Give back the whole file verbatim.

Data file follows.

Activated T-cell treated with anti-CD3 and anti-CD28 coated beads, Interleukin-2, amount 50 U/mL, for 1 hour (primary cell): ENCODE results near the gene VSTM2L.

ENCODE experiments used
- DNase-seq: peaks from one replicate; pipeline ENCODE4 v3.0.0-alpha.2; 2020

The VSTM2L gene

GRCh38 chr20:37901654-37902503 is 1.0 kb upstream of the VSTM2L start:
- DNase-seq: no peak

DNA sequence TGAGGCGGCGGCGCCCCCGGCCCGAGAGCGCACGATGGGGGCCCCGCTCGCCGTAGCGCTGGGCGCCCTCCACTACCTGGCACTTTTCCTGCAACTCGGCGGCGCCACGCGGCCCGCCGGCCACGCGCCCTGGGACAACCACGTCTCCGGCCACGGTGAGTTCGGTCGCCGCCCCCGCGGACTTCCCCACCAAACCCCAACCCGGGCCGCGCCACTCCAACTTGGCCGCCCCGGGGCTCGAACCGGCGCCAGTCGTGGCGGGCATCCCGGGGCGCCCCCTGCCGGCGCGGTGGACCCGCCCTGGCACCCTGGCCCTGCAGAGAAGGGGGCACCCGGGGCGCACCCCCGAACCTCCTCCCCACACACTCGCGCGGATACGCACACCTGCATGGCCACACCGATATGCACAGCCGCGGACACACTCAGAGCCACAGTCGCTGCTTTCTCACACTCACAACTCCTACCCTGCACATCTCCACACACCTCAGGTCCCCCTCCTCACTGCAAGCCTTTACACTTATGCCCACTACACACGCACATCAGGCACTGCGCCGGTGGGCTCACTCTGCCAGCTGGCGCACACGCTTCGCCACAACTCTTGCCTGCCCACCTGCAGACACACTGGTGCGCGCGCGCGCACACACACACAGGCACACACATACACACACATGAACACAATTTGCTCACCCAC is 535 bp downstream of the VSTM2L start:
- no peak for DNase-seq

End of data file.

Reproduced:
Activated T-cell treated with anti-CD3 and anti-CD28 coated beads, Interleukin-2, amount 50 U/mL, for 1 hour (primary cell): ENCODE results near the gene VSTM2L.

ENCODE experiments used
- DNase-seq: peaks from one replicate; pipeline ENCODE4 v3.0.0-alpha.2; 2020

The VSTM2L gene

GRCh38 chr20:37901654-37902503 is 1.0 kb upstream of the VSTM2L start:
- DNase-seq: no peak

DNA sequence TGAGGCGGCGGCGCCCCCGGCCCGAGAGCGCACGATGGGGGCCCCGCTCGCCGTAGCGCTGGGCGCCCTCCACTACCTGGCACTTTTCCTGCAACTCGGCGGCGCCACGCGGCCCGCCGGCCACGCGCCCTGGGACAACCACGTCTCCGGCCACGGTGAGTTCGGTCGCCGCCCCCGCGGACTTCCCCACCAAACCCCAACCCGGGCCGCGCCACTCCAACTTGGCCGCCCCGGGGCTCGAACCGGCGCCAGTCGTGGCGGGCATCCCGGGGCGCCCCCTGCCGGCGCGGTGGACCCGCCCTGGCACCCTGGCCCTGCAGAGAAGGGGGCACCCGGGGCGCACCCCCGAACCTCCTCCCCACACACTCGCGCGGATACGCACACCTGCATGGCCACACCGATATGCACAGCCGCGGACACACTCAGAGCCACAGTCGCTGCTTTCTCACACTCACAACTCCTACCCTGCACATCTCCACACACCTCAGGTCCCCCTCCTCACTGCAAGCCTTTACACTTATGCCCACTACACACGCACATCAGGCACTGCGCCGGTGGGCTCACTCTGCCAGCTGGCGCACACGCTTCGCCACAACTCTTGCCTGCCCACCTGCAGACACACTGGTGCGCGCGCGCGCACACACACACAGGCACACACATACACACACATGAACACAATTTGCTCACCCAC is 535 bp downstream of the VSTM2L start:
- no peak for DNase-seq